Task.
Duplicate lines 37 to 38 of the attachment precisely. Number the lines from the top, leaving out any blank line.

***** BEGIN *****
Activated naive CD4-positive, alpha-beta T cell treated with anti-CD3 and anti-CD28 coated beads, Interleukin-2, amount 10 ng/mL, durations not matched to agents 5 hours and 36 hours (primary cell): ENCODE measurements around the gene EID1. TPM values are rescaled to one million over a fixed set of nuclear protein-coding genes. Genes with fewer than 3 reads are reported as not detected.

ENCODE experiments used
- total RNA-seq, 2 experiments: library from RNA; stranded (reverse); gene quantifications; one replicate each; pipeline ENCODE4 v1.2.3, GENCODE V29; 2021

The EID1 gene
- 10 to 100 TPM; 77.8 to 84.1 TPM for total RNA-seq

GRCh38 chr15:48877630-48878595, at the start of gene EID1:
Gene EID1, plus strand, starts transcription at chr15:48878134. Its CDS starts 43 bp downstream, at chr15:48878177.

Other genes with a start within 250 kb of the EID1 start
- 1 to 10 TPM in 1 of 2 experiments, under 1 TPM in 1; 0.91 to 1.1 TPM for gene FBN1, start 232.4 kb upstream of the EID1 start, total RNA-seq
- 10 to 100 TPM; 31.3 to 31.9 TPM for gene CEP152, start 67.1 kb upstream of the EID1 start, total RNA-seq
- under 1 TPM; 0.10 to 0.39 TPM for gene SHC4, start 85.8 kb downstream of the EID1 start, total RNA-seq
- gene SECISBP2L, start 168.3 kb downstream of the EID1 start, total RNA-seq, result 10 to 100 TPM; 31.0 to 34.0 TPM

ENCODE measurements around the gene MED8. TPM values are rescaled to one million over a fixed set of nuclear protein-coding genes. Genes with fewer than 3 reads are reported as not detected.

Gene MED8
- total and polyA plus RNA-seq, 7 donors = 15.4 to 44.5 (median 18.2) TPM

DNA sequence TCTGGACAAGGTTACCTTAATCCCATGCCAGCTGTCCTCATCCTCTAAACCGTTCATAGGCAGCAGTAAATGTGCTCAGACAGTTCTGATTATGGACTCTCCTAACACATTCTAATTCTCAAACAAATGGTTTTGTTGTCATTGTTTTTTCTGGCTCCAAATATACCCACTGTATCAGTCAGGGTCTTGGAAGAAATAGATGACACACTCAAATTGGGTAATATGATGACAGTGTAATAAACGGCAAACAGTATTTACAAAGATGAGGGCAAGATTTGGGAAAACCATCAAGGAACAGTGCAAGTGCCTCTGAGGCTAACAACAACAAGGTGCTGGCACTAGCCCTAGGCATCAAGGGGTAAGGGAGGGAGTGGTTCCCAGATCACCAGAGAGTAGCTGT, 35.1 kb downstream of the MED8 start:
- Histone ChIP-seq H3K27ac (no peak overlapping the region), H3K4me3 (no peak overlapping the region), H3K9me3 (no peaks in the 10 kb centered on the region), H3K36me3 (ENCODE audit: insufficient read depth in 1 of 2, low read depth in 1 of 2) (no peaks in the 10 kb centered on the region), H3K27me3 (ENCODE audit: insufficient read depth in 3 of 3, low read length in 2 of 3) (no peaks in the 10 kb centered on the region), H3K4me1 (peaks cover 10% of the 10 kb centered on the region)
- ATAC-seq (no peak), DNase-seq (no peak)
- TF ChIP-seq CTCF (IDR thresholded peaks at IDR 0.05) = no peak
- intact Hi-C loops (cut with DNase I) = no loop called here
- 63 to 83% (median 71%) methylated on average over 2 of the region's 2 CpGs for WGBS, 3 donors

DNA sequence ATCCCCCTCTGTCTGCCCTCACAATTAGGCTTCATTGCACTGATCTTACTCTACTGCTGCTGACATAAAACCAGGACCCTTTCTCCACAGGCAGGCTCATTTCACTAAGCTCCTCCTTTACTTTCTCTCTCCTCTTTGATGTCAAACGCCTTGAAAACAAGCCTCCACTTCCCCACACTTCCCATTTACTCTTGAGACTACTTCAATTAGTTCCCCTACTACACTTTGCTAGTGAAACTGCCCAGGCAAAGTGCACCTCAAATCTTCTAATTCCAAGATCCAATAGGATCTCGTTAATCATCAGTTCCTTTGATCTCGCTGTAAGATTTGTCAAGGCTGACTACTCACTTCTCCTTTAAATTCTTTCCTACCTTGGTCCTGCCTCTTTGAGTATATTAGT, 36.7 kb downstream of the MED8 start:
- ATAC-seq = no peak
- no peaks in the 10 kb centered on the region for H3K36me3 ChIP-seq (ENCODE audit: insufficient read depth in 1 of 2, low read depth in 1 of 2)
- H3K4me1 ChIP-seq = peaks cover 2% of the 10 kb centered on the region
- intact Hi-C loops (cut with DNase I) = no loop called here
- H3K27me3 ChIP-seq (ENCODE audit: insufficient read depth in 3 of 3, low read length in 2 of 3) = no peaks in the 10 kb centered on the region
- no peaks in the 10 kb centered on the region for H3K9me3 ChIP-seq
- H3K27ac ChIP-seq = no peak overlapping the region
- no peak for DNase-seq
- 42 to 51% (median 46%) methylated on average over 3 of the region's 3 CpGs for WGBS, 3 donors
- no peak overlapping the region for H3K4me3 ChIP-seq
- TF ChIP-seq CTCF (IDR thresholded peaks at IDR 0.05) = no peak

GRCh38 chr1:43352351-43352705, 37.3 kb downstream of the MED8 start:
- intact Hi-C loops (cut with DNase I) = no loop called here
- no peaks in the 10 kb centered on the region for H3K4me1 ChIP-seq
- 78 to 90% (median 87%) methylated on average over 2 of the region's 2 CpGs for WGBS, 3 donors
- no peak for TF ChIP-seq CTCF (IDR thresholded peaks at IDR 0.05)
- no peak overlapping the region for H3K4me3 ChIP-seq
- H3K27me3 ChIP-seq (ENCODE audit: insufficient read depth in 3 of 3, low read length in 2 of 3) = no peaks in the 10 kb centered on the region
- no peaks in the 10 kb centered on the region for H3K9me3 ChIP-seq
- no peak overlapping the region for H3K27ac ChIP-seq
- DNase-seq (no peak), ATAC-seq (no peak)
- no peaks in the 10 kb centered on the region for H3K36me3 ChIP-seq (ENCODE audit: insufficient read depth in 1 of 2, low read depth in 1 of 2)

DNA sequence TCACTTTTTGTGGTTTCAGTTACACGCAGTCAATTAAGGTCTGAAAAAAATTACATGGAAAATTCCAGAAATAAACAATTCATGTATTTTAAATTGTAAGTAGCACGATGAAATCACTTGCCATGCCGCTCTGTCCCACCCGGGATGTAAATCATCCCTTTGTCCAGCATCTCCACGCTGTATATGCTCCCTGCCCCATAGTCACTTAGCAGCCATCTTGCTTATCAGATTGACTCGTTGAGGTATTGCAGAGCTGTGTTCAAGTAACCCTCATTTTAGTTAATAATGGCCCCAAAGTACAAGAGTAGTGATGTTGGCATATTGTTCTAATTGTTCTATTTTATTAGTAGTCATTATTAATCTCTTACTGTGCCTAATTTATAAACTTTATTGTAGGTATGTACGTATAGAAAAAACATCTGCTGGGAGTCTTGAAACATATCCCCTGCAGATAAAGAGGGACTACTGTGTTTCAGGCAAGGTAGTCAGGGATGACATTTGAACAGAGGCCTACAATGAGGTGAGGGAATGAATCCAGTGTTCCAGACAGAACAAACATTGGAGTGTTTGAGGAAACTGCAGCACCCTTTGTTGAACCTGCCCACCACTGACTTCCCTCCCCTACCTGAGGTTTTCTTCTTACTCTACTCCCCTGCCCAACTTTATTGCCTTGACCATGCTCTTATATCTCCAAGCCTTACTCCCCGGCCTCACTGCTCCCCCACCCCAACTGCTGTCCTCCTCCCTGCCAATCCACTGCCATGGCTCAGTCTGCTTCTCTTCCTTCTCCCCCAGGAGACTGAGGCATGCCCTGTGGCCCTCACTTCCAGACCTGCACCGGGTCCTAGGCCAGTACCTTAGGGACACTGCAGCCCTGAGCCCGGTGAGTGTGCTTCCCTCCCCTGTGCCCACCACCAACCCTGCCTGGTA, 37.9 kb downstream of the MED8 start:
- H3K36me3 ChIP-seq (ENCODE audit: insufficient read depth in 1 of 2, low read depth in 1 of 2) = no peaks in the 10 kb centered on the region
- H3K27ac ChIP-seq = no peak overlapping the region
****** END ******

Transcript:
- 78 to 90% (median 87%) methylated on average over 2 of the region's 2 CpGs for WGBS, 3 donors
- no peak for TF ChIP-seq CTCF (IDR thresholded peaks at IDR 0.05)